I’m staring at an empty can of Ecto-Cooler and trying to remember the last time I thought about the Monkees.
I’m old enough to not be a millennial, but only by two months. Most of the kids who loved “Ghostbusters” and everything that came with the two movies and TV cartoon are just a bit older than me. We’re children of baby boomers – the ones who invented nostalgia by pining for the ’50s and creating Time-Life music collections – who grew up on the last wave of Saturday morning cartoons and not knowing anything about a show or movie until we saw it for ourselves. We were the last generation to get Disney revivals in the theater and the first to burn music to CDs when all of our mixtapes broke.
And we watched “The Monkees,” 20 years after they were popular, thanks to cable TV. The boomers created nostalgia, but Gen X perfected it by growing up to be in charge and convincing artists that they were still viable.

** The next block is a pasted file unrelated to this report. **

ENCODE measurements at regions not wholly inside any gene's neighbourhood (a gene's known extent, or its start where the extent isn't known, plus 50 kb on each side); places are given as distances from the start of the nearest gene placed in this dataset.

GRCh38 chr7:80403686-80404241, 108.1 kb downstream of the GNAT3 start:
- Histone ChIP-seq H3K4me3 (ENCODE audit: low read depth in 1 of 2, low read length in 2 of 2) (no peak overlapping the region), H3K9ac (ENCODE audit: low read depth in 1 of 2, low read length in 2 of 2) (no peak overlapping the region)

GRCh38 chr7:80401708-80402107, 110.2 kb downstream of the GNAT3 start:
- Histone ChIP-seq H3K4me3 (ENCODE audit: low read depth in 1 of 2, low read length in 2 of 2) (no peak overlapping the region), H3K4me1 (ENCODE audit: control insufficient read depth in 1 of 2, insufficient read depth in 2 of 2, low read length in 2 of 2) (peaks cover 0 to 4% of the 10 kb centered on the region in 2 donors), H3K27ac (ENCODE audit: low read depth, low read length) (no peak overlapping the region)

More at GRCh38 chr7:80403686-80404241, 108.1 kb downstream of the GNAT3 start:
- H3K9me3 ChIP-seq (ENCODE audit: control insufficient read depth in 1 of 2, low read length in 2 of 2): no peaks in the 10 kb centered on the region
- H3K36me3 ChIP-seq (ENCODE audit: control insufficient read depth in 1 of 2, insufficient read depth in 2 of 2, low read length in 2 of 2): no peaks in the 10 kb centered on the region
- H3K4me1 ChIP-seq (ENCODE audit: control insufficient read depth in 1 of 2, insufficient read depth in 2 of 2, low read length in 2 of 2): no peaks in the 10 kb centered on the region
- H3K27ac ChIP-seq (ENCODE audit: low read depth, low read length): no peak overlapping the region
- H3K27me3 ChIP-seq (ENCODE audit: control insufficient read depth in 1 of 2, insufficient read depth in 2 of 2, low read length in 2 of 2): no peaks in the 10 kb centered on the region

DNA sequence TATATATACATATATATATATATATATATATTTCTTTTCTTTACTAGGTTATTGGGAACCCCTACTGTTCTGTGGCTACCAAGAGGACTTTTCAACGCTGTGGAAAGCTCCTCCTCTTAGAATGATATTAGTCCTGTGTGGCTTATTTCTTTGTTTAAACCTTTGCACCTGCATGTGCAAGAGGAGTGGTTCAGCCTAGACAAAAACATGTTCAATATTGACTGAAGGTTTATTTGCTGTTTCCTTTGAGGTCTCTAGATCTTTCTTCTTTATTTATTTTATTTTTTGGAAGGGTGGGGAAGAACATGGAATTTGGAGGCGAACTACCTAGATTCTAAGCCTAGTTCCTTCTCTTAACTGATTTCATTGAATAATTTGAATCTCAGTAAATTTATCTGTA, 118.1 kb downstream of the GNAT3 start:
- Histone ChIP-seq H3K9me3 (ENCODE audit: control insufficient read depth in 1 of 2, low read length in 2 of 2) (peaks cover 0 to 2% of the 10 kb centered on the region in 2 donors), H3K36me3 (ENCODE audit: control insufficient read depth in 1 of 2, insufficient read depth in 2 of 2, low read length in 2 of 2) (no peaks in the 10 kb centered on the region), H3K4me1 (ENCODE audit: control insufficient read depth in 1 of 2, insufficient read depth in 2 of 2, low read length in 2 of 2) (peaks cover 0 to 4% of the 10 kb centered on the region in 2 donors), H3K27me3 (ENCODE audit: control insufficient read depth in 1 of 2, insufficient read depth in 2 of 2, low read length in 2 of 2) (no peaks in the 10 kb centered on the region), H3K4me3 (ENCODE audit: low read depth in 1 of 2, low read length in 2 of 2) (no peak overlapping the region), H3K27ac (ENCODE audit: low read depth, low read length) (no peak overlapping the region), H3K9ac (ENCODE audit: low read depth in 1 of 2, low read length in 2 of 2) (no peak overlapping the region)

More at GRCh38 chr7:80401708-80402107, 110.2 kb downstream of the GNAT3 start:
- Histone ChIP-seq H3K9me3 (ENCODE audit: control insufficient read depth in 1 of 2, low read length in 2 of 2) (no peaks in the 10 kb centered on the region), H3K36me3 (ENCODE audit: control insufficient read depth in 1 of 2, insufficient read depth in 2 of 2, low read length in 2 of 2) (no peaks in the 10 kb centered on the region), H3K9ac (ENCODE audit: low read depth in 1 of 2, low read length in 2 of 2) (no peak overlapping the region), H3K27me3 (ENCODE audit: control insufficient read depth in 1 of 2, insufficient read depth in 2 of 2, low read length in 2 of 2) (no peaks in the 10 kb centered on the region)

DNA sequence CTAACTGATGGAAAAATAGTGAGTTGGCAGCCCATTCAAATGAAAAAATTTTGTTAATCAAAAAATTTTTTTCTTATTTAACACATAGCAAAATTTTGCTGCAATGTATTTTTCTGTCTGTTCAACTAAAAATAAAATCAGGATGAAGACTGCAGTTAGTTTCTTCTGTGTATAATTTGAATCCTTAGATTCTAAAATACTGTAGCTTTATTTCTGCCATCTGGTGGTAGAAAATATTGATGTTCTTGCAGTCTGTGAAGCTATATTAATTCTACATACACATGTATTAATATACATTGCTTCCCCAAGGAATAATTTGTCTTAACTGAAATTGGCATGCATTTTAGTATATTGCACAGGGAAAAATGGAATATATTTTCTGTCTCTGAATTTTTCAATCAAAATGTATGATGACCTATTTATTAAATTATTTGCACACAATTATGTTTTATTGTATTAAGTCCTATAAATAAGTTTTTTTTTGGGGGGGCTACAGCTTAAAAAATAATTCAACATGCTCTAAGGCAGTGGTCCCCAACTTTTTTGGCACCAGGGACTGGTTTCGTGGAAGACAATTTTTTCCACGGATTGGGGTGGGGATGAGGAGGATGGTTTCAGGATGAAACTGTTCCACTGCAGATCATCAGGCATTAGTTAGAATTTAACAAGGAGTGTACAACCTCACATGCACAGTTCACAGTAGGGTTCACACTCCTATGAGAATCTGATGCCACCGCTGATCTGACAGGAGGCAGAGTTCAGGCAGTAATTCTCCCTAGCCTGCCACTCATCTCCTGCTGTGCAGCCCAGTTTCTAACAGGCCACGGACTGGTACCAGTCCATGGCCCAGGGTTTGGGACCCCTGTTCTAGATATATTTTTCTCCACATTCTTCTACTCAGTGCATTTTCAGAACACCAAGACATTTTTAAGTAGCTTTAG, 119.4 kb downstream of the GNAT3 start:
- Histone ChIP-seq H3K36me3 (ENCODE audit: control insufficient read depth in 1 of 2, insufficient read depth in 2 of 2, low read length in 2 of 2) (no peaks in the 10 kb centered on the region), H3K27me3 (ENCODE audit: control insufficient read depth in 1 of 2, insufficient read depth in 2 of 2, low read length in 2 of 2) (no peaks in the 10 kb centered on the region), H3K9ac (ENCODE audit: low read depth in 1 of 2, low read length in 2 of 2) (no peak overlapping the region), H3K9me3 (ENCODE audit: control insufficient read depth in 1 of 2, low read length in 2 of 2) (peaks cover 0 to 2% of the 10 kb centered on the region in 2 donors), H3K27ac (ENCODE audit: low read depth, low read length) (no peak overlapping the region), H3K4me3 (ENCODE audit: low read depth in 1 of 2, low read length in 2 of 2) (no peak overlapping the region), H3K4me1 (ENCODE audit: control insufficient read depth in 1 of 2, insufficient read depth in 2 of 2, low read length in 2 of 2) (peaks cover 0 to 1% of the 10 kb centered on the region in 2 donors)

That’s why I have Ecto-Cooler (in a can, ordered from Amazon) and the new Monkees album “Good Times.” My generation, for better or worse, has decided that our childhoods were perfect. Therefore, we don’t make new things. We just redo the things we loved from our early days. All the cartoons from my youthful Saturdays have been remade, re-drawn, made into movies of varying quality or in the case of Ecto-Cooler, moved from a juice into a can that slightly changes color when it gets cold.
Even the Monkees have changed. “Good Times” includes music recorded in the late 1960s and even one vocal track from Davy Jones.
That, people, was the last time I thought about the Monkees – in 2012, when Jones died.
And that is why my generation hangs on to the shows and toys and games from our childhood. Our parents – those baby boomers and flower children – thought they were going to live forever. My generation has always known we would die. Every day that we don’t, we get to look back on times when getting ahold of a drink with a cartoon ghost on it was a big deal. We don’t subscribe to millennial entitlement but we are in the business of supplying their needs.
Be it the Monkees, Ecto-Cooler, “Teenage Mutant Ninja Turtles” movies, or live action versions of classic Disney films, Gen X are the purveyors of nostalgia and we eat it up like candy – probably Pez from a Muppet head.
Tranchell was disappointed in 1987 when he saw the “Masters of the Universe” movie starring Dolph Lundgren and has been oddly bitter ever since.